27th May 2018
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Wave power developers hail ‘boost’ to scheme from Viking approval

4 comments, , by , in News

The Scottish government’s decision to approve the Viking windfarm gives Shetland’s first wave power scheme a significant boost, according to the partners involved in the project.

The 10MW Aegir Wave Power scheme, backed by Swedish energy firm Vattenfall and Edinburgh-based technology company Pelamis Wave Power (PWP), can only go ahead if an interconnector is built between Shetland and the mainland – a necessity for the Viking windfarm.

Harvey Appelbe, Vattenfall program manager for the UK & Ireland, said: “Vattenfall is working with Pelamis Wave Power to develop a pre-commercial wave energy array off the Shetland Islands. It has also reserved a berth at the European Marine Energy Centre to test a single PWP machine.

“Progress on both has been predicated on the expectation of an interconnector cable being laid between the Shetland Islands and the Scottish mainland. The decision by the Scottish government to consent the Viking windfarm significantly increases the likelihood that an interconnector will be installed paving the way for us to start site assessment work and consider investment in developing Shetland’s significant marine renewable resources.”

Aegir project development manager Andrew Scott said: “This is fantastic news for the future development of our 10MW Aegir Wave Farm, and a big step forward to securing grid connection for marine projects in Shetland.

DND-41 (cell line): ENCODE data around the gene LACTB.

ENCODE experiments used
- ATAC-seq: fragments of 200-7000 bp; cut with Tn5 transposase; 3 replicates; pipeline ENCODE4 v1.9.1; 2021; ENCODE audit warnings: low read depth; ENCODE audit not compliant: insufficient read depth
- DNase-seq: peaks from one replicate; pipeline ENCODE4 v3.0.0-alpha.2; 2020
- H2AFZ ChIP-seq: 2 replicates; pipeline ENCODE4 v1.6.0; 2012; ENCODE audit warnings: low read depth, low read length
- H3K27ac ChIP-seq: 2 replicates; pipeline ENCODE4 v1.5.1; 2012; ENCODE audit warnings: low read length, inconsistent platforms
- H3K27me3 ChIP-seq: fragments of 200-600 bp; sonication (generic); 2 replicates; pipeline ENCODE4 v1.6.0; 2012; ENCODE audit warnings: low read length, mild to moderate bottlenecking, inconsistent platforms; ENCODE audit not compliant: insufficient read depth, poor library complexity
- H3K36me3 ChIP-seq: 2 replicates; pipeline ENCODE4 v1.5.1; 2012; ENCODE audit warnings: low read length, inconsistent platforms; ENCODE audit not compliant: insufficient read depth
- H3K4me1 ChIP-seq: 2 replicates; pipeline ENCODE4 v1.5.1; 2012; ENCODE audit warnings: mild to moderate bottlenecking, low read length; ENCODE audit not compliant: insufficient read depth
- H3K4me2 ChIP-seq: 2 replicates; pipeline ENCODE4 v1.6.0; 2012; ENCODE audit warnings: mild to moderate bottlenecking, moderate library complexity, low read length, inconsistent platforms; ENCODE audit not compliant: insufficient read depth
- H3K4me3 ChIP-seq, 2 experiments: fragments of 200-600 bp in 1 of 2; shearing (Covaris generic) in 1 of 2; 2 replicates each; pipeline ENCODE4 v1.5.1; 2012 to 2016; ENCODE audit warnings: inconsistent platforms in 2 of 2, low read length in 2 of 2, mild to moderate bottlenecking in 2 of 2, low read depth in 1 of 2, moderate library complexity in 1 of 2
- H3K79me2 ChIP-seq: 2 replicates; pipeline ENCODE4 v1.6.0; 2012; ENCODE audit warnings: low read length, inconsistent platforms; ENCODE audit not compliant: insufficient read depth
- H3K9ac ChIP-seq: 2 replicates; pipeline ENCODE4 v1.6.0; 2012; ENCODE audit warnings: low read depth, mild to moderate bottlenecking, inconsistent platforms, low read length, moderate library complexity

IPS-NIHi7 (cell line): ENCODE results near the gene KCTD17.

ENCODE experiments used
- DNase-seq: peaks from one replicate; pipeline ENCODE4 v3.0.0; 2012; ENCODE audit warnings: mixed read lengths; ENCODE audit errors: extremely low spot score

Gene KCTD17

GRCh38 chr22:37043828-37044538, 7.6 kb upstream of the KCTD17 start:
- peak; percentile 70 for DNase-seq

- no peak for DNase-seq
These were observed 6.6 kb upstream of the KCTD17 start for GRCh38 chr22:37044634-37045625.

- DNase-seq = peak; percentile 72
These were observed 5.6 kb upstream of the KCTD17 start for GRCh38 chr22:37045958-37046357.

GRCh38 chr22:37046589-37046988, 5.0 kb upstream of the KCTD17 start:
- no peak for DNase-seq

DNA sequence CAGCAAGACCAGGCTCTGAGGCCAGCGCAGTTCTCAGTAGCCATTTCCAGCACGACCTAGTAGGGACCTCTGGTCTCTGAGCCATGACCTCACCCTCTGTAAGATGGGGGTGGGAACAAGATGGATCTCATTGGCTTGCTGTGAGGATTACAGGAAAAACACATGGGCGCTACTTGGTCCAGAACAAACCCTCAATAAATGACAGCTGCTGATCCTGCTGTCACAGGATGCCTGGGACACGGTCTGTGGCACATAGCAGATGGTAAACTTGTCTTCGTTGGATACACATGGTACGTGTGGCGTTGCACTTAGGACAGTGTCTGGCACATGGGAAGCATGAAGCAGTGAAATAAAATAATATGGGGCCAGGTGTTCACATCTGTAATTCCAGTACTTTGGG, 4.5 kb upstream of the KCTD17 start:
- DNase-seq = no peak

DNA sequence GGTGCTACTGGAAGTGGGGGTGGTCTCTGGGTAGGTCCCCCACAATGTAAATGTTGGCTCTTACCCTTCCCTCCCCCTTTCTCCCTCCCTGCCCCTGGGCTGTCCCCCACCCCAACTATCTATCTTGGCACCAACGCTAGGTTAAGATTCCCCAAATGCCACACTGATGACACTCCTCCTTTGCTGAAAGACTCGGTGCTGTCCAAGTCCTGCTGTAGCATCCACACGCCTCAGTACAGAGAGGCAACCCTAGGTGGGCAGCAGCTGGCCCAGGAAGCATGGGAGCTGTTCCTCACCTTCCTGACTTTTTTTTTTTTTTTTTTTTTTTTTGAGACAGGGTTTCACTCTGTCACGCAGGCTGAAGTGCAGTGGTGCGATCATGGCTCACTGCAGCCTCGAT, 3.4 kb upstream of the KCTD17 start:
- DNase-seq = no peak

“Shetland and its communities are blessed with a huge marine renewable resource and we are working towards harnessing some of this energy to create a new exciting industry exporting clean power.”

In preparation for work in Shetland, last month Vattenfall said it hoped to order a single Pelamis Wave Power machine to test it at the European Marine Energy Centre (EMEC) in 2014.
Aegir now plans to bring forward environmental and other site assessments, ahead of an expected planning application to Marine Scotland in 2014.

“It is hoped that if testing of the prototype is successful at EMEC; if planning permission has been gained for Aegir; and, if there is a positive investment decision by the project partners, that the machine will be taken to Shetland and be joined over time by nine other machines to form the first wave farm on Shetland. If the first Aegir pilot farm proves successful, Vattenfall hopes to investigate further wave projects off Shetland utilising the interconnector capacity unused by Viking.”

Vattenfall recently signed a partnership with Shetland Islands Council and Shetland Charitable Trust to look at renewables opportunities.

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4 comments

  1. Derick Tulloch

    Good!

    Reply
  2. Frank Hay

    How will energy from the wave farm get to the converter station coveniently situated at Upper Kergord? Yet more cables through the Weisdale valley?

    Reply
  3. ian tinkler

    Weisdale will recieve cables from all over Shetland and the seas beyond.
    If VE is not stopped you in Wiesdale will be the new industrial hub of Shetland. Just make sure you vote in the forthcoming election. Check out this link..

    http://www.shetlandtimes.co.uk/2011/05/27/five-sites-identified-around-shetland-for-possible-offshore-windfarm-development

    Reply
  4. Derick Tulloch

    In the absence of the ‘magic electricity ray’, cables would indeed seem likely.
    More work for folks that lay cables.

    Reply

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